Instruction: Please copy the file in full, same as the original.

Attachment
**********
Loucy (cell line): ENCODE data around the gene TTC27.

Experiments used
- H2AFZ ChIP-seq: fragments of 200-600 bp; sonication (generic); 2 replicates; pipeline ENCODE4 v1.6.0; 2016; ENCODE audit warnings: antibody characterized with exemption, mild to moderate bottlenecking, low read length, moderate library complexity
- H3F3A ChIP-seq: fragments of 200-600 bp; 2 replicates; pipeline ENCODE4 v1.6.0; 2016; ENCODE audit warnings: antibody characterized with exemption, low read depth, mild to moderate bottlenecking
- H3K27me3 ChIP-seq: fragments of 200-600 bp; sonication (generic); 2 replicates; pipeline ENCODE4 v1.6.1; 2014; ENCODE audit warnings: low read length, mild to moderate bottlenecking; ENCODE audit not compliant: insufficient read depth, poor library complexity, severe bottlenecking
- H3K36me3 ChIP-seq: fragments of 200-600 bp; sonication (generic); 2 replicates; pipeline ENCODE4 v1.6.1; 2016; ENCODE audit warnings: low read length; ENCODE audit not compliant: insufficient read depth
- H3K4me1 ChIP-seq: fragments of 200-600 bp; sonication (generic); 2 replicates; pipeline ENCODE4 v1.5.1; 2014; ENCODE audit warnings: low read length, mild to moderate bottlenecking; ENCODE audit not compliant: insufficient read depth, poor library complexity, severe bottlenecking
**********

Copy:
Loucy (cell line): ENCODE data around the gene TTC27.

Experiments used
- H2AFZ ChIP-seq: fragments of 200-600 bp; sonication (generic); 2 replicates; pipeline ENCODE4 v1.6.0; 2016; ENCODE audit warnings: antibody characterized with exemption, mild to moderate bottlenecking, low read length, moderate library complexity
- H3F3A ChIP-seq: fragments of 200-600 bp; 2 replicates; pipeline ENCODE4 v1.6.0; 2016; ENCODE audit warnings: antibody characterized with exemption, low read depth, mild to moderate bottlenecking
- H3K27me3 ChIP-seq: fragments of 200-600 bp; sonication (generic); 2 replicates; pipeline ENCODE4 v1.6.1; 2014; ENCODE audit warnings: low read length, mild to moderate bottlenecking; ENCODE audit not compliant: insufficient read depth, poor library complexity, severe bottlenecking
- H3K36me3 ChIP-seq: fragments of 200-600 bp; sonication (generic); 2 replicates; pipeline ENCODE4 v1.6.1; 2016; ENCODE audit warnings: low read length; ENCODE audit not compliant: insufficient read depth
- H3K4me1 ChIP-seq: fragments of 200-600 bp; sonication (generic); 2 replicates; pipeline ENCODE4 v1.5.1; 2014; ENCODE audit warnings: low read length, mild to moderate bottlenecking; ENCODE audit not compliant: insufficient read depth, poor library complexity, severe bottlenecking